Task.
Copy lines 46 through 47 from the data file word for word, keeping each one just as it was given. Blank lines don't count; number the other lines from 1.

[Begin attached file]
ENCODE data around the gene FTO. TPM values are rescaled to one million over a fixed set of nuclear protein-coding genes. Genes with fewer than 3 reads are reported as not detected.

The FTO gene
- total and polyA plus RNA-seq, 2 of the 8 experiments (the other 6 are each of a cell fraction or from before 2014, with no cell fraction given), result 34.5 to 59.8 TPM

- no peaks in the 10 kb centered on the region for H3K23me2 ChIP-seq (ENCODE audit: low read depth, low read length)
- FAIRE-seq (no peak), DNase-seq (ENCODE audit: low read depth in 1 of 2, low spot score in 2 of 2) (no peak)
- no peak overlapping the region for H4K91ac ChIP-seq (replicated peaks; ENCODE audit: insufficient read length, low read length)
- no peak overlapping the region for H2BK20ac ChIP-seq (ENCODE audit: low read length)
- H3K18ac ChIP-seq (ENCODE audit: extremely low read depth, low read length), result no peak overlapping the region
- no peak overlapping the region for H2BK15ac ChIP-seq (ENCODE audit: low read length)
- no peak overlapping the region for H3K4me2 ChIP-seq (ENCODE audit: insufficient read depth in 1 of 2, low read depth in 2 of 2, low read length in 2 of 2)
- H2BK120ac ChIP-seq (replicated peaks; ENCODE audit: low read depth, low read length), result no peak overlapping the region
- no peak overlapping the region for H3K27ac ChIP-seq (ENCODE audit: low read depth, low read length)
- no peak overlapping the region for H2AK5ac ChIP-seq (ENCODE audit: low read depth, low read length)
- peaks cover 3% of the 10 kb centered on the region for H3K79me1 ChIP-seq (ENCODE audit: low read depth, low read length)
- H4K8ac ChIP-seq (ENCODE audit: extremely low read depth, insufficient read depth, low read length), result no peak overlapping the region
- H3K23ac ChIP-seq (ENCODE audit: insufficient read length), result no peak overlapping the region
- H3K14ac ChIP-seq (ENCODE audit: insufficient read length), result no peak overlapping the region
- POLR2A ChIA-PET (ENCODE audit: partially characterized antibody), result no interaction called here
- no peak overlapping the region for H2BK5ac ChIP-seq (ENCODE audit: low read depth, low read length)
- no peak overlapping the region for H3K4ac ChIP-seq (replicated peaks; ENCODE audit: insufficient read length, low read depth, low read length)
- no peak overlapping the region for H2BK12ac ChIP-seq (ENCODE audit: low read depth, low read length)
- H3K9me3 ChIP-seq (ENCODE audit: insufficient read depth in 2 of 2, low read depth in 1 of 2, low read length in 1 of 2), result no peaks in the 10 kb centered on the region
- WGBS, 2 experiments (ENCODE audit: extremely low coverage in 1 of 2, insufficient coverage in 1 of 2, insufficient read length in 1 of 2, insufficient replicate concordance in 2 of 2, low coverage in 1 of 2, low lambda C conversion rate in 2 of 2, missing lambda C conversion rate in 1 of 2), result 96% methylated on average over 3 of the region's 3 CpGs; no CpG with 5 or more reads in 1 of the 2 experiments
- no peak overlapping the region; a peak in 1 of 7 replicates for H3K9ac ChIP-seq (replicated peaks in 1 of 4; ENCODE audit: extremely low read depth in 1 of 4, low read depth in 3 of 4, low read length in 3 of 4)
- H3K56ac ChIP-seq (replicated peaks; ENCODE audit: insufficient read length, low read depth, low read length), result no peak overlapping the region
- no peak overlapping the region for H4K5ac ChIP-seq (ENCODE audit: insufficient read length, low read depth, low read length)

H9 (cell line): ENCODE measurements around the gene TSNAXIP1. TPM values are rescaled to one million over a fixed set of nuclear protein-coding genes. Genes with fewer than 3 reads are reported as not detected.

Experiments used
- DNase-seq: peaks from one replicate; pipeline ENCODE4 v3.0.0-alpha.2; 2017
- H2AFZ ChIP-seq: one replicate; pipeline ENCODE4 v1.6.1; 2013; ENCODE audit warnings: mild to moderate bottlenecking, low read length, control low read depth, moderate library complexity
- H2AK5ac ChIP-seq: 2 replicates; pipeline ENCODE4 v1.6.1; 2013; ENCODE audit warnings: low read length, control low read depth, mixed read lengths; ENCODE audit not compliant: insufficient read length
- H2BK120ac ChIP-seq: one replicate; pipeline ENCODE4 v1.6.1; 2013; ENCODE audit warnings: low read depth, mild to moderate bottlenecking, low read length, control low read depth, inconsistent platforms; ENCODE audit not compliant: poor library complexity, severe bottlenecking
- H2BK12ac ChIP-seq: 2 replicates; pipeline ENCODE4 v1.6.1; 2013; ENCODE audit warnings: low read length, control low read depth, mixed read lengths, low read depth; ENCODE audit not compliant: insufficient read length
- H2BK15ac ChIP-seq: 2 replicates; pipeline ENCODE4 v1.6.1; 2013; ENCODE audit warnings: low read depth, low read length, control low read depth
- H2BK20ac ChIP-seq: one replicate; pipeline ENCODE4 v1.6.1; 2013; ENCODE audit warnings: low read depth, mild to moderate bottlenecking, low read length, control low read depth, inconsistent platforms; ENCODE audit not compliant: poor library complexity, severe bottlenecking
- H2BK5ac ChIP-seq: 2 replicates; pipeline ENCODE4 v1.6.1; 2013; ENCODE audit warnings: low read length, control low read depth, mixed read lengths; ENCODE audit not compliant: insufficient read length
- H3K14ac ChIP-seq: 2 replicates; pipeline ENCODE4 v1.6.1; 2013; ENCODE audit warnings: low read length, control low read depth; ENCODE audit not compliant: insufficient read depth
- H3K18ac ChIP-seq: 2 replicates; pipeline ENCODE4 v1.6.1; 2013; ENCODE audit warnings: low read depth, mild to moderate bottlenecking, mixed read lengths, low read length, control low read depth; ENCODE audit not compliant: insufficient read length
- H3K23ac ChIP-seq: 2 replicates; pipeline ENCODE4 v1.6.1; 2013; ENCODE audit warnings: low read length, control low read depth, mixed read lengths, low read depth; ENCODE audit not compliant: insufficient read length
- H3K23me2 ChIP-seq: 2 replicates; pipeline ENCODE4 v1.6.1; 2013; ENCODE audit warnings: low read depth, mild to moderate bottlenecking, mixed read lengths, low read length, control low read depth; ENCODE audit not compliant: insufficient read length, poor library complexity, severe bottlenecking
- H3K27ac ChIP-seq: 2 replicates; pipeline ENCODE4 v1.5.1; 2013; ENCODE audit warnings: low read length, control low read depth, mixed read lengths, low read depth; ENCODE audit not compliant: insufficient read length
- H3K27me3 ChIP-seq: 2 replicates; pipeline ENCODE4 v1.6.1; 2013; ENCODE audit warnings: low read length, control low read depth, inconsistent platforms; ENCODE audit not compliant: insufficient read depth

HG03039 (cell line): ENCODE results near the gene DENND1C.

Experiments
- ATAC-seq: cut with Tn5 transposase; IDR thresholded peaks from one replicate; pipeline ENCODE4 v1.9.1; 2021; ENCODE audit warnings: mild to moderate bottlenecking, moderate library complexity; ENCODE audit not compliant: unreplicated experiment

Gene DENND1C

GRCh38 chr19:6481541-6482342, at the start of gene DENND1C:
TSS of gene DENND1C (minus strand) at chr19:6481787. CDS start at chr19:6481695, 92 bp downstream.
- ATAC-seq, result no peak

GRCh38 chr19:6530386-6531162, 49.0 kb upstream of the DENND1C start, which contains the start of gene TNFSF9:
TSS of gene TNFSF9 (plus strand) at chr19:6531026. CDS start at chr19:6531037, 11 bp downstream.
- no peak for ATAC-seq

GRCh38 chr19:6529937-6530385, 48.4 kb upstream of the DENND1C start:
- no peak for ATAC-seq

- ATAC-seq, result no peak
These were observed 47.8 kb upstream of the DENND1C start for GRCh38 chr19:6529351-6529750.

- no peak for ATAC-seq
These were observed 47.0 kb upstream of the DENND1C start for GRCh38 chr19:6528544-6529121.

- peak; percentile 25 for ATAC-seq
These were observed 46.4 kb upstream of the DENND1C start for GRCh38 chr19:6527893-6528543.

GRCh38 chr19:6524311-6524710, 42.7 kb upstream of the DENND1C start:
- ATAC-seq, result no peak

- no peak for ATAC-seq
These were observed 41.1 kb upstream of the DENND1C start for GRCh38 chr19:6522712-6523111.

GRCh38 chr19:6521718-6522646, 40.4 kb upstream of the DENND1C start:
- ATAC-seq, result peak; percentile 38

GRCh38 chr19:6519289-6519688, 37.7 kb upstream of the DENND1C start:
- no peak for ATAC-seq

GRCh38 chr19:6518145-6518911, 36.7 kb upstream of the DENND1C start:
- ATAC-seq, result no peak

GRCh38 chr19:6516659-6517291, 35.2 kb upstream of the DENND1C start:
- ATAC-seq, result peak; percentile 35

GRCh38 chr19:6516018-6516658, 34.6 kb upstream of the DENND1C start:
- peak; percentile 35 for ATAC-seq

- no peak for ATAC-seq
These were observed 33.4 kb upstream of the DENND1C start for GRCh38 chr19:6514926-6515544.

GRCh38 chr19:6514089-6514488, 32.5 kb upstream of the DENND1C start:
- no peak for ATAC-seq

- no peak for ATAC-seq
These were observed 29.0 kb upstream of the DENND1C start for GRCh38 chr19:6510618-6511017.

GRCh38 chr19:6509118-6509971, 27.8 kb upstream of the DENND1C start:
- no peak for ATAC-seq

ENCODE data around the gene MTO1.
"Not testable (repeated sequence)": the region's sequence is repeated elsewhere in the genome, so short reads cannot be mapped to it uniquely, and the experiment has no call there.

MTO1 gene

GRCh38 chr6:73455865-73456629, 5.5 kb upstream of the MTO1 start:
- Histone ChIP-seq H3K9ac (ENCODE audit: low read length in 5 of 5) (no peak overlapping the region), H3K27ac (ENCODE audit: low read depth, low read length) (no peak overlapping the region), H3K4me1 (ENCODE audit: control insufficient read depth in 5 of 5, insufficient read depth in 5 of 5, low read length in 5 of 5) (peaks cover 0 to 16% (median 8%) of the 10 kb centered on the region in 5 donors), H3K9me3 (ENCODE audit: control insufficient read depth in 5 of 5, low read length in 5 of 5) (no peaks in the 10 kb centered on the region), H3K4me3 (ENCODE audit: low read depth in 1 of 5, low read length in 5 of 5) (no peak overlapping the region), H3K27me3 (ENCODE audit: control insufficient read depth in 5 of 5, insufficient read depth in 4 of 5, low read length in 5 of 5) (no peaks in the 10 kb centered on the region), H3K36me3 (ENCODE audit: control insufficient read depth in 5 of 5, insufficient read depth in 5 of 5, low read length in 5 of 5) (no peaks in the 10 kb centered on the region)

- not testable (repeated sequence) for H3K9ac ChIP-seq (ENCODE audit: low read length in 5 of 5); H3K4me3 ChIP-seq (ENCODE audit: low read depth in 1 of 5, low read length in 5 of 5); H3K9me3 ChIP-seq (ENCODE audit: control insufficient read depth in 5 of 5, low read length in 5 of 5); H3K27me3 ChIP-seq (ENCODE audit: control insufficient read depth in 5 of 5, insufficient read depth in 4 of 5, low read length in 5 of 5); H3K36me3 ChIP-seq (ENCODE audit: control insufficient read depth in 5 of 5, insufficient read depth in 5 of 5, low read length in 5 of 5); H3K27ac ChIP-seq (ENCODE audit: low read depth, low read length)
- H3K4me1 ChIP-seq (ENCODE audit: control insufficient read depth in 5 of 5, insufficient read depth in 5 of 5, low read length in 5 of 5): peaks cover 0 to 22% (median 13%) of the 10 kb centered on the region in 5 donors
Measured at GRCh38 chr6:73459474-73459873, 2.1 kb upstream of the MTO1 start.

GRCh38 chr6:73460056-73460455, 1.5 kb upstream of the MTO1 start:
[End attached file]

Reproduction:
Gene DENND1C

GRCh38 chr19:6481541-6482342, at the start of gene DENND1C: